by Graham E. Fuller A supreme challenge to US policies in the Middle East—especially in the Arab world—has been dealing with the no-win dilemma of leadership in the Arab world. As we look out across the wreckage of the present scene in the Middle East, many observers, including myself, highlight the striking absence of any
By Joyce Chimbi
My first story for Countdown to Zero, back in 2013, was on paediatric HIV and I felt up to the task.
In fact, I was ready to file the story that same day. After all, this was not my first story on HIV, I had done many before. And no one had [...]
by Mitchell Plitnick The media in Israel is abuzz with the news that Tzipi Livni will bring her Ha’Tnuah party into a joint ticket with the much larger Labor party. Now there is a tandem that can outpoll Likud, they are saying. The Israeli center just might be able to assert itself in this election.
by David Isenberg Undoubtedly, there are many aspects of the just-released summary of the Senate Select Committee on Intelligence’s study of the Central Intelligence Agency’s Detention and Interrogation Program that can and should be pondered. But, having written on the national U.S. defense and national security sector’s use of private contractors for over twenty years,
by Paul R. Pillar The nation’s current attempt at catharsis through a gargantuan report prepared by the Democratic staff of a Senate committee exhibits some familiar patterns. Most of them involve treating a government agency as if it were Dorian Gray’s portrait, which can take on all the hideous marks of our own transgressions while we
by Jim Lobe For those who are trying to keep abreast of the negotiations over Iran’s nuclear program, the International Crisis Group has just put out their latest report and recommendations. You can find links an overview of the underlying report, as well as the report itself for greater detail, at the bottom. We are
by Robert E. Hunter Finally, someone in the US government has followed through on President Barack Obama’s judgment that CIA-conducted and “-outsourced” torture—let’s call it by its common name—is “not who we are” as a nation. Finally, the Senate Select Committee on Intelligence has given us a (still heavily-redacted) account of what the CIA did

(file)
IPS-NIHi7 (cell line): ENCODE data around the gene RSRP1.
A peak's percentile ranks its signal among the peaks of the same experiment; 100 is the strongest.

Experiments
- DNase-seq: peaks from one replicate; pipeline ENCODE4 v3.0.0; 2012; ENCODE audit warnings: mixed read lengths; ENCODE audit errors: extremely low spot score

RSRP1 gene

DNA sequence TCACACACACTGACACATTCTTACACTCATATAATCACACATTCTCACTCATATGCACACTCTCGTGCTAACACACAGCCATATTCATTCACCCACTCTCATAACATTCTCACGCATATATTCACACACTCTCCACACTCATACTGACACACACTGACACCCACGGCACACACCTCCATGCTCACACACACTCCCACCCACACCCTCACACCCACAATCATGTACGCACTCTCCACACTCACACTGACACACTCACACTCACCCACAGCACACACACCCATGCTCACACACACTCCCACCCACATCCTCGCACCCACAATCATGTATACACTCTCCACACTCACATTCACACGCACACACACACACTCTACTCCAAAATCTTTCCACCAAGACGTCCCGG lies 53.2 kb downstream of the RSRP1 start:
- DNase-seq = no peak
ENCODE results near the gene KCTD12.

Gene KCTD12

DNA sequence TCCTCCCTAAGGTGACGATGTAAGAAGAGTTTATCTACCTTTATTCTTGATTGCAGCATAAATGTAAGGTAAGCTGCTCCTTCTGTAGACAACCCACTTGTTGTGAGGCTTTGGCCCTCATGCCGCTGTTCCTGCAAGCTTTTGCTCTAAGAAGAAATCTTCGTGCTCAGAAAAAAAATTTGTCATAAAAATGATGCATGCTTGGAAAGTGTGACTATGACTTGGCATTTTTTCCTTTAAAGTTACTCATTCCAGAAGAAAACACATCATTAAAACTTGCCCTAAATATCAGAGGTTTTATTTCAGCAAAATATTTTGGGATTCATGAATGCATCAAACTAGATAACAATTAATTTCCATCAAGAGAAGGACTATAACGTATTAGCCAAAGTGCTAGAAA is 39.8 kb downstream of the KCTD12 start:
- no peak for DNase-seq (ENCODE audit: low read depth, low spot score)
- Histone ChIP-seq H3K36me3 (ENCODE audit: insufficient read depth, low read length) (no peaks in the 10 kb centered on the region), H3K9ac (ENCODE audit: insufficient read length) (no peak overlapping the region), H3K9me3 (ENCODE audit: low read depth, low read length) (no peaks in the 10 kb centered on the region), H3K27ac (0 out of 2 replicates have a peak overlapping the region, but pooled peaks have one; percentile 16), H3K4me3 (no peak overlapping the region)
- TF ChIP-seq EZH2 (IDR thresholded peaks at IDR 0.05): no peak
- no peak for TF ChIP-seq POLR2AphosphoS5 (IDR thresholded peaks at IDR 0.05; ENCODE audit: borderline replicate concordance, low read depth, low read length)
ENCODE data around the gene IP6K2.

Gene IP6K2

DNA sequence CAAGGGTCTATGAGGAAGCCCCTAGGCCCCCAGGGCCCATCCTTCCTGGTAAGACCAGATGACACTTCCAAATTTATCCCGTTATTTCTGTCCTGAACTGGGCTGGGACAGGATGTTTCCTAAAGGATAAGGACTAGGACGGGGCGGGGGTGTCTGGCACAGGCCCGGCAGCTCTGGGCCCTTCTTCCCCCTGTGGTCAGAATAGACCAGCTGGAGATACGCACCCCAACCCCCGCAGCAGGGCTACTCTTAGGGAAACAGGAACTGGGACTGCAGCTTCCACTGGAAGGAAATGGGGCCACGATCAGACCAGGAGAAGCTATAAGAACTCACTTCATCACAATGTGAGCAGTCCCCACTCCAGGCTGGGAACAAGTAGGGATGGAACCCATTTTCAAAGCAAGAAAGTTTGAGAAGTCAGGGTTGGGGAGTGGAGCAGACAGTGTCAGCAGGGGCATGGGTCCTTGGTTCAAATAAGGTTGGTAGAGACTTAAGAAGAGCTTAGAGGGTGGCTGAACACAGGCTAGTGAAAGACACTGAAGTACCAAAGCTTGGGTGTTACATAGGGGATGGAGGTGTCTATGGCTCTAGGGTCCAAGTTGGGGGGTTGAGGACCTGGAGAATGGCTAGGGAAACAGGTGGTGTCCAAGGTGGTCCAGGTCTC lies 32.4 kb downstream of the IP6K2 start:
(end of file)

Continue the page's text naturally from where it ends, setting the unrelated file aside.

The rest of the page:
by Jim Lobe Tuesday’s release by the Senate Intelligence Committee of its long-awaited report on the torture by the CIA of detainees in the so-called “war on terror” does not go far enough, according to major U.S. human rights groups. While welcoming the report’s release, the subject of months of intensive and sometimes furious negotiations
by Paul R. Pillar The stated rationale for the United States casting on Tuesday one of the very lonely votes it sometimes casts at the United Nations General Assembly, on matters on which almost the entire world sees things differently, warrants some reflection. The resolution in question this time endorsed the creation of a nuclear
by Wayne White Although the Obama administration appears to be currently focused on resisting calls to increase sanctions on Iran while negotiations over its nuclear program are in session, the far more dangerous “military option” is alive and well in Washington despite its many pitfalls. Senator-elect Tom Cotton (R-Ark) told a group of reporters on
- Reinstatement of Pakistan’s Death Penalty a Cynical Reaction, Says Amnesty
- Seeking Closure, Bougainville Confronts Ghosts of Civil War
- ‘Cyclone College’ Raises Hopes, Dreams of India’s Vulnerable Fisherfolk
- What the U.S. Should Learn from Russia’s Collapse
- GDP and the Unaccounted for 82 Percent of National Wealth
- The Soil, Silent Ally Against Hunger in Latin America
- Uzbekistan Gears Up to Vote for Rubberstamp Parliament
- Changes to World Bank Safeguards Risk “Race to the Bottom”, U.N. Experts Warn
- The Day Anti-Castro Forces Tried to Bomb the U.N.
- U.S. Flag Can Be Seen Again in Cuba